Sunday, December 19, 2010


The National Gallery of Art reports that "For several months in the winter of 1816-1817, Julius Schnorr von Carolsfeld vied with his friends, brothers Ferdinand and Friedrich Olivier, in making precise drawings of dried leaves."

Julius created this tiny pen and ink drawing as part of their competition:

What a blissful way to remain warm: rubbing your impressions of nature up against each other.

There were plenty of dried leaves in 1816, which was known as "the year without a summer." Julius and his friends, isolated from the world and immersed in their game, had no way of knowing that on the other side of the planet, the most deadly explosion in recorded history had taken place: the volcanic eruption of Mt. Tambora in Indonesia. This "super-colossal explosion" was heard over 2,000 kilometers away. It belched massive quantities of volcanic ash into the sky, blocking the sun and creating volcanic winter as far away as Europe where Julius sat peacefully drawing. Leaves died and crops failed, causing the worst famine of the 19th century.

Meanwhile, different types of explosions were taking place in the political realm. The great Napoleon Bonaparte who had shaken governments to their knees and cast Europe into turmoil had recently met his downfall in the Battle of Waterloo. In 1816, Napoleon's entire family was banished from France forever.

The epic events taking place outside while Julius and his friends focused on dry leaves were so huge and momentous, they make us stop to ponder the grand sweep of things.

Yet, if you are seeking a finite expression of the infinite you are more likely to find it in this gentle little drawing by Julius Schnorr von Carolsfeld.


MORAN said...

That's what you did before you had TV, competed with friends to see who could draw the best leaf.

Not bad.

Alex said...

These are lovely drawings indeed, but IMO much of the surface treatment makes them look smooth (particularly 3,4 and 5), not brittle and dry.

Anonymous said...

That's why it's better to be an artist than Napoleon Bonaparte.


Eric Noble said...

Beautiful artwork! What I get from this is that even in times of death and decay, beauty can still be found. Magnificent.

David Apatoff said...

MORAN: Yes, we have gained a lot today but we have lost a lot as well. Can you imagine living in a slow moving era where you wait out the winter drawing pictures of leaves?

Alex: I see your point; I suspect that at some point this drawing became more about the botanical loops and curls than about accurately recording the dry texture.

Anonymous: That's right. The drawing is only around 8 inches wide-- not as big as an army or as loud as a volcano, but the artist was definitely channeling something a lot larger.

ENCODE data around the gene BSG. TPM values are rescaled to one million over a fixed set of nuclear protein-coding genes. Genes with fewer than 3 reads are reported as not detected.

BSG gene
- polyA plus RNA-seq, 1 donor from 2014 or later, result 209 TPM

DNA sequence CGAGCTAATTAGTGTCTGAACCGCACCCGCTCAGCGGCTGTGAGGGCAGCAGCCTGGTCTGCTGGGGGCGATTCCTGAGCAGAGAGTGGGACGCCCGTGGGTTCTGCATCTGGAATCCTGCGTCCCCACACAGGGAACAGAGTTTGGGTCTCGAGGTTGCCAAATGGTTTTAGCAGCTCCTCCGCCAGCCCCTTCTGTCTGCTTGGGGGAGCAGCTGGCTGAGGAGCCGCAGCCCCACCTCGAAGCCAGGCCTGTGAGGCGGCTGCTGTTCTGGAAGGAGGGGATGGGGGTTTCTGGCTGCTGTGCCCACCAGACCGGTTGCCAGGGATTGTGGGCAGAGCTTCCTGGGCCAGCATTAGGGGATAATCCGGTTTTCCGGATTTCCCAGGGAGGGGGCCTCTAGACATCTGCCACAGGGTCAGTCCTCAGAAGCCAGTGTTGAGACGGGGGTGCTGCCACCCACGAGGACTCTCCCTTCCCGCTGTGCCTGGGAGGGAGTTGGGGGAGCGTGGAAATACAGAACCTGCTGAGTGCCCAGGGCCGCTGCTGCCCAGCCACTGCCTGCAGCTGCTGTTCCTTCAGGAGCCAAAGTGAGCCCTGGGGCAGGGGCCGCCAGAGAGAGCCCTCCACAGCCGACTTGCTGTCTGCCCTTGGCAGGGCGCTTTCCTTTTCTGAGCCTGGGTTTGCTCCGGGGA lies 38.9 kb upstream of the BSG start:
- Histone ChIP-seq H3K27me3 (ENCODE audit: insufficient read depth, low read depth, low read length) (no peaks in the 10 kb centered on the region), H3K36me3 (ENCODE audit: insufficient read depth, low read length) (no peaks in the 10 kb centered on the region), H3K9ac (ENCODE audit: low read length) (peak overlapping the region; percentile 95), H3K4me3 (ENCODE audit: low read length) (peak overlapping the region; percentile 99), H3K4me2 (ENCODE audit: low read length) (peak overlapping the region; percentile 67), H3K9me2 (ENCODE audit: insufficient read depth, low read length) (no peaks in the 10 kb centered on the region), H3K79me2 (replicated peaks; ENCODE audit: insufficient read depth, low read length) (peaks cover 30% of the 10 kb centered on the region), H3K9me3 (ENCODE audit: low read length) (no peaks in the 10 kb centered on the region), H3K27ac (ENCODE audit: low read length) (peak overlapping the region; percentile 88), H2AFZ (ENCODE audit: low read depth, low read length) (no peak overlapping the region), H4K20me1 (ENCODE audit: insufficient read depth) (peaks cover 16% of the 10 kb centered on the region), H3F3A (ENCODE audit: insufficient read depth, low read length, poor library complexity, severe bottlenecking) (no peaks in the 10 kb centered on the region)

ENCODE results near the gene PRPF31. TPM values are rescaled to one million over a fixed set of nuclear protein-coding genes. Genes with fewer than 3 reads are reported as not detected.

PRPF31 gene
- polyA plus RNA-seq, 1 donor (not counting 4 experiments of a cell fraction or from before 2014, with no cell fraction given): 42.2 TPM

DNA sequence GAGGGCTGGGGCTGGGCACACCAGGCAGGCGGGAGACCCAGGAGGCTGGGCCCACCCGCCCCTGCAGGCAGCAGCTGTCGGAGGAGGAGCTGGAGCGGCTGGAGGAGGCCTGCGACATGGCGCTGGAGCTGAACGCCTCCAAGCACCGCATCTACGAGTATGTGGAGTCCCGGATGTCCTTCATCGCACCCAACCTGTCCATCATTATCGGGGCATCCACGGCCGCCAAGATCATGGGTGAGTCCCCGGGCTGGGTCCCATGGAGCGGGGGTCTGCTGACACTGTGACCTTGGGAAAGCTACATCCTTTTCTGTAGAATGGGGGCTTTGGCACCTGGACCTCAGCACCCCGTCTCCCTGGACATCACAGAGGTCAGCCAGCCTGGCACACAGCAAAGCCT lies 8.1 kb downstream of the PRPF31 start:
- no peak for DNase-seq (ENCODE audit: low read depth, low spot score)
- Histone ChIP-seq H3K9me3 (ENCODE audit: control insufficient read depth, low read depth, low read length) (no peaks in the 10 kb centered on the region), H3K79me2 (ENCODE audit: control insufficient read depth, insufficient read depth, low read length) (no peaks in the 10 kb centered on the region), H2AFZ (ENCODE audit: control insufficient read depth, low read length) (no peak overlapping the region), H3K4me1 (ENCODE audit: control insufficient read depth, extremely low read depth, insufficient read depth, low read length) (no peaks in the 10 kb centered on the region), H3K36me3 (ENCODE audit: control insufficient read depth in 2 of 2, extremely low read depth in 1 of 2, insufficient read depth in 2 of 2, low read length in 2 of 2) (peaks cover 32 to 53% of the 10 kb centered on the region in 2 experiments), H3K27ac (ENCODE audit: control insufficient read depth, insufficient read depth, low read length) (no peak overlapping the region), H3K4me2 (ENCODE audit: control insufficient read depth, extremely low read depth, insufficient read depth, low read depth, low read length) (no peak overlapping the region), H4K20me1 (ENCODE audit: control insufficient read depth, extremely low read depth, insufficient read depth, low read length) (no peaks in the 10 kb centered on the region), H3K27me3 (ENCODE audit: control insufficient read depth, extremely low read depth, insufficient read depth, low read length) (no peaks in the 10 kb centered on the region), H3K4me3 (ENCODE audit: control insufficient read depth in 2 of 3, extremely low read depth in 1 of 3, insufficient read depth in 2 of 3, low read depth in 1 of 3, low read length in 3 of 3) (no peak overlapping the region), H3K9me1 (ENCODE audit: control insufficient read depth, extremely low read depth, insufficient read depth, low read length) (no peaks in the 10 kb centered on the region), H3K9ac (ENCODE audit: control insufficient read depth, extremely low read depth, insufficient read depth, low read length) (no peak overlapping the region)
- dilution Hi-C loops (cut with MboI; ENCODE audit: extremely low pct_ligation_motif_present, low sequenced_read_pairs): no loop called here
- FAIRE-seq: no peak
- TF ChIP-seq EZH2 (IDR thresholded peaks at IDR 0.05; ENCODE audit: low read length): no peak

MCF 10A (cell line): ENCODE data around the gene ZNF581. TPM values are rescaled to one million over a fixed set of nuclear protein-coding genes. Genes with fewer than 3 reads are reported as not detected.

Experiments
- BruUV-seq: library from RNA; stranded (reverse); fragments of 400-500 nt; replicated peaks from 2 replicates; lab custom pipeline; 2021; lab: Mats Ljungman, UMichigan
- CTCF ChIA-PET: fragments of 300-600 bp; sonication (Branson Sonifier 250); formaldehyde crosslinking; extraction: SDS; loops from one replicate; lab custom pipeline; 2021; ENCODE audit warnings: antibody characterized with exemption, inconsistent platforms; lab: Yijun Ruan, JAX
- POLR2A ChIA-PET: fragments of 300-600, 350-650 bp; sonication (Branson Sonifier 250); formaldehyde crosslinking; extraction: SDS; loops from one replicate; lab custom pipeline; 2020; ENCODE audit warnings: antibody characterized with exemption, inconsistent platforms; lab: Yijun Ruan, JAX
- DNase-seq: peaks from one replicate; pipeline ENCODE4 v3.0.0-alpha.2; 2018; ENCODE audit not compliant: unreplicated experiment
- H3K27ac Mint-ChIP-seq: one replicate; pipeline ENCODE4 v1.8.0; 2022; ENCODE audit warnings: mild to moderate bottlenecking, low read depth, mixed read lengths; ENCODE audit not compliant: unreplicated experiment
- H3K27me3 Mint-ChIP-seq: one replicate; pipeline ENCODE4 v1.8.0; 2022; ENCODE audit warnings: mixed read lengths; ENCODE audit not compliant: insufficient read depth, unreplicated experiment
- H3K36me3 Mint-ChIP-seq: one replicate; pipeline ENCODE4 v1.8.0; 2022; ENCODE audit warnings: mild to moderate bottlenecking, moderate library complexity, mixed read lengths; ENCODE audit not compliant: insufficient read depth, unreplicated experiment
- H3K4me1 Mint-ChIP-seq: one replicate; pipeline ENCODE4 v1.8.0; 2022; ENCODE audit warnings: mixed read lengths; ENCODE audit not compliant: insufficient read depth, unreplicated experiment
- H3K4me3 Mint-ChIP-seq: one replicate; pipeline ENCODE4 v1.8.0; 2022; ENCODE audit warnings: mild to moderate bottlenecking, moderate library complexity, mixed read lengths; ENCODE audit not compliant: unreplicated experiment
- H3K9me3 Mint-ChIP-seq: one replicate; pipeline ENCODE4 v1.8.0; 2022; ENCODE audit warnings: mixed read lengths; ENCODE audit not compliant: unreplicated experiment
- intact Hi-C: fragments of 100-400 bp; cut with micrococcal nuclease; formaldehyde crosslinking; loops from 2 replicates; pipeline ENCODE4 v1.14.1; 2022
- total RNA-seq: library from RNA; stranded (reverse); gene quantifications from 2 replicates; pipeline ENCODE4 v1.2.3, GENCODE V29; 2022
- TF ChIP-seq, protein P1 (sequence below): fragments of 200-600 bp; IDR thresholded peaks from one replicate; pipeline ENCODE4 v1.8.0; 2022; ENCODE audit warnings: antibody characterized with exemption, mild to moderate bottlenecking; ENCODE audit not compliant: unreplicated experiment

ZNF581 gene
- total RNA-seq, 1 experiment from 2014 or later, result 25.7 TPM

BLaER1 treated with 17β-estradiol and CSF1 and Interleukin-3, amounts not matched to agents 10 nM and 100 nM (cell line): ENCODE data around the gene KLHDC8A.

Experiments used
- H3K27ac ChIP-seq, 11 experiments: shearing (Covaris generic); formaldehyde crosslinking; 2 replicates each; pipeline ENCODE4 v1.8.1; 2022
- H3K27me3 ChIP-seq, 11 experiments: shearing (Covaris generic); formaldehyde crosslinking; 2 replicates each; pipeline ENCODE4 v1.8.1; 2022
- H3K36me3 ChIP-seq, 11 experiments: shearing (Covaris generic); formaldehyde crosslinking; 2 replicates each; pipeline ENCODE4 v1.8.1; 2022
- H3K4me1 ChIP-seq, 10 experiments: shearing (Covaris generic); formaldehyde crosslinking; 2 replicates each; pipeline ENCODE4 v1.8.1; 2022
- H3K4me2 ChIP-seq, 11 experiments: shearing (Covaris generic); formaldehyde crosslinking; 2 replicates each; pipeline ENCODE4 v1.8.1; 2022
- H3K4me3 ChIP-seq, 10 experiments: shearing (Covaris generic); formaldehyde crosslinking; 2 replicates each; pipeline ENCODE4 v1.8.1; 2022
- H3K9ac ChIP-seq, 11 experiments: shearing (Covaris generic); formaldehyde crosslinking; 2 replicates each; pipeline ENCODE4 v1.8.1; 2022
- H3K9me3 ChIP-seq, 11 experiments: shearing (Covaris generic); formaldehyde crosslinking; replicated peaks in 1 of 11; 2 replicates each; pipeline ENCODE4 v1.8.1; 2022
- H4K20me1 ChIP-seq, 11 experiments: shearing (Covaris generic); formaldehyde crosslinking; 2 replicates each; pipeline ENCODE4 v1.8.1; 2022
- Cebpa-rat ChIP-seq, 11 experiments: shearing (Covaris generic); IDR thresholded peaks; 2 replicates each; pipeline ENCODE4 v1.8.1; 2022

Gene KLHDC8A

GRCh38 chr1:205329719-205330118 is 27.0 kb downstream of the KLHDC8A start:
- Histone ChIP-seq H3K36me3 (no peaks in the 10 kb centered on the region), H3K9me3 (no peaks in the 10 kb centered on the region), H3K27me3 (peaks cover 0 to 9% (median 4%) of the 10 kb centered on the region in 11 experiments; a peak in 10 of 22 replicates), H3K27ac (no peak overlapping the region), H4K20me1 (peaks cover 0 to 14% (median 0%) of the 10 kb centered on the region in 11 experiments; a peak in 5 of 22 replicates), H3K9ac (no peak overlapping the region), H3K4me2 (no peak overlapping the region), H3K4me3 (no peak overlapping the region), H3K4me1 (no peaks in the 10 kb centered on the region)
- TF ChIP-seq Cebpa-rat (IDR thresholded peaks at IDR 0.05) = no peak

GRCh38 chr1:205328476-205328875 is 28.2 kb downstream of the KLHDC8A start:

Eric: thanks!

Anonymous said...

If you're an artist who uses drawing as a bedrock of skill/observation development , there is no excuse for not finding subject matter . One's own hand , a crumpled piece of paper lit from a light source or a single leaf can be a worthy subject .

Andrew Wyeth did a phenomenal painting of leaves frozen in a stream.

Al McLuckie

David Apatoff said...

Al McLuckie: I can't disagree with you there. When it came to finding the worlds within worlds, Wyeth had the patience and persistence to go deep.

By the way, if you'd like to see another drawing from the leaf-drawing competition, check out the web site of the National Gallery of Art.

Joss said...

the surface contour lines give the leaves a sense of having a wood grain. Enchanting

Metal Wall Art said...

Though this definition is used in relationship with the arts in the regular world, in regards to teaching, fine arts is defined as a subject beneficial, not essential, to the learning process and is often phased out because of lack of time, little learning potential, and no money.

Deviant Art said...

These leaves are better art than every submission to this brutally bad Frazetta wannabe contest: Judging that contest would have been Frazetta's worst nightmare.

David Apatoff said...

Joss-- agreed. Thanks for writing.

Deviant Art-- an interesting contrast. They are certainly apples and oranges.

emikk said...

Are fractals involved with this?

StimmeDesHerzens said...

Du bist zeitlos? Was heisst das? Das heisst, du willst mir nicht antworten. Ach, mann! Aber deine Worte "Something began me and it had no beginning. Something will end me and it has no end." bringt viel mehr Fragen als Antworten! Nun erzähl mir mal, bitte... In “the grand sweep of things”, wieso nicht?
holiday greetings!

PS a connection between Napoleon and illustrations of whispy dried leaves? hmmmmm

David Apatoff said...

StimmeDesHerzens-- Bitte entschuldigen Sie meine schlechte Sprachkenntnisse. Mein Punkt war, dass ich immer das Gefühl, von der ewigen gelockt (auch im Flying Nun). Ich bin emotional engagiert zu halten meine Meinung in diesem Blog so rein wie möglich, ohne das mit einer bestimmten Epoche oder Kindheitserlebnis. Allerdings sind in meinem Alter und andere Statistiken leicht zugänglich für jeden der Suche nach einem Anwalt.

kev ferrara said...

Diese verdrehte Blätter sind knusprig gezogen. Ob sie absichtlich Metaphern, bezweifle ich.

(Google übersetzen)

David Apatoff said...

emikk-- If they are, I'm sure it wasn't conscious.

StimmeDesHerzens and Kev Ferrara-- please, I struggle with basic English and I am more fluent in pig latin than I am in German, but despite my limitations, I want to communicate how much I have appreciated your thoughtful comments in 2010.